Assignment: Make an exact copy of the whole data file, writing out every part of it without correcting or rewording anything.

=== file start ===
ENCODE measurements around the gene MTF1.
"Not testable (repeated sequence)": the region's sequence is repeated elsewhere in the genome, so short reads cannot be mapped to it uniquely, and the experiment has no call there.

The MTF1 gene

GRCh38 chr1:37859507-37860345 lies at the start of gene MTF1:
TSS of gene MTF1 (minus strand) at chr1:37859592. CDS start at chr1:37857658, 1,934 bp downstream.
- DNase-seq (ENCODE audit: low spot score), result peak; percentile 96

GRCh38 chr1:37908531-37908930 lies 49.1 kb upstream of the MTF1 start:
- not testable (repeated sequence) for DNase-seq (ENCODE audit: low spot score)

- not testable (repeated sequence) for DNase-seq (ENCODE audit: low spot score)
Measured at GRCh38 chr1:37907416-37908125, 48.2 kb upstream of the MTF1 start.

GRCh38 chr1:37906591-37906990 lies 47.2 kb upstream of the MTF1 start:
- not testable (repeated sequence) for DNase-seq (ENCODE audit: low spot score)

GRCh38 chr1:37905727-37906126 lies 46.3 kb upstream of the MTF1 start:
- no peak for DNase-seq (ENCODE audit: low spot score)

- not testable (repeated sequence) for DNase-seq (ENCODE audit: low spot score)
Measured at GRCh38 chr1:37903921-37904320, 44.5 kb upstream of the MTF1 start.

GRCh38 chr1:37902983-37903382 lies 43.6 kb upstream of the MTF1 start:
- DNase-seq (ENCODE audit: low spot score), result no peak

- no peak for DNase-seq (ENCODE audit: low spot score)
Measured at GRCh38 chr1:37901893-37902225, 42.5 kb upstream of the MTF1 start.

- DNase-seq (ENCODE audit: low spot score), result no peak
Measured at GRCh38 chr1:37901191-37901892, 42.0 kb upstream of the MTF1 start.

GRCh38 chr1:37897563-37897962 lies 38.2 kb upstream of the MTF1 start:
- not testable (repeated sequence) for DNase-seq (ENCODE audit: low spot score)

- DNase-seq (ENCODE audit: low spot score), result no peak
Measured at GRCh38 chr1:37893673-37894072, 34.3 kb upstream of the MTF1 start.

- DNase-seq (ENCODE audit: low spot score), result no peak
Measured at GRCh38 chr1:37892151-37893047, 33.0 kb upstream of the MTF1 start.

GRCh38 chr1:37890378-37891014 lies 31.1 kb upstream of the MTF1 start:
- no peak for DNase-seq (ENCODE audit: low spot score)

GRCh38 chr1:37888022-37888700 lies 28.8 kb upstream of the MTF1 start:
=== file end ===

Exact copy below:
ENCODE measurements around the gene MTF1.
"Not testable (repeated sequence)": the region's sequence is repeated elsewhere in the genome, so short reads cannot be mapped to it uniquely, and the experiment has no call there.

The MTF1 gene

GRCh38 chr1:37859507-37860345 lies at the start of gene MTF1:
TSS of gene MTF1 (minus strand) at chr1:37859592. CDS start at chr1:37857658, 1,934 bp downstream.
- DNase-seq (ENCODE audit: low spot score), result peak; percentile 96

GRCh38 chr1:37908531-37908930 lies 49.1 kb upstream of the MTF1 start:
- not testable (repeated sequence) for DNase-seq (ENCODE audit: low spot score)

- not testable (repeated sequence) for DNase-seq (ENCODE audit: low spot score)
Measured at GRCh38 chr1:37907416-37908125, 48.2 kb upstream of the MTF1 start.

GRCh38 chr1:37906591-37906990 lies 47.2 kb upstream of the MTF1 start:
- not testable (repeated sequence) for DNase-seq (ENCODE audit: low spot score)

GRCh38 chr1:37905727-37906126 lies 46.3 kb upstream of the MTF1 start:
- no peak for DNase-seq (ENCODE audit: low spot score)

- not testable (repeated sequence) for DNase-seq (ENCODE audit: low spot score)
Measured at GRCh38 chr1:37903921-37904320, 44.5 kb upstream of the MTF1 start.

GRCh38 chr1:37902983-37903382 lies 43.6 kb upstream of the MTF1 start:
- DNase-seq (ENCODE audit: low spot score), result no peak

- no peak for DNase-seq (ENCODE audit: low spot score)
Measured at GRCh38 chr1:37901893-37902225, 42.5 kb upstream of the MTF1 start.

- DNase-seq (ENCODE audit: low spot score), result no peak
Measured at GRCh38 chr1:37901191-37901892, 42.0 kb upstream of the MTF1 start.

GRCh38 chr1:37897563-37897962 lies 38.2 kb upstream of the MTF1 start:
- not testable (repeated sequence) for DNase-seq (ENCODE audit: low spot score)

- DNase-seq (ENCODE audit: low spot score), result no peak
Measured at GRCh38 chr1:37893673-37894072, 34.3 kb upstream of the MTF1 start.

- DNase-seq (ENCODE audit: low spot score), result no peak
Measured at GRCh38 chr1:37892151-37893047, 33.0 kb upstream of the MTF1 start.

GRCh38 chr1:37890378-37891014 lies 31.1 kb upstream of the MTF1 start:
- no peak for DNase-seq (ENCODE audit: low spot score)

GRCh38 chr1:37888022-37888700 lies 28.8 kb upstream of the MTF1 start: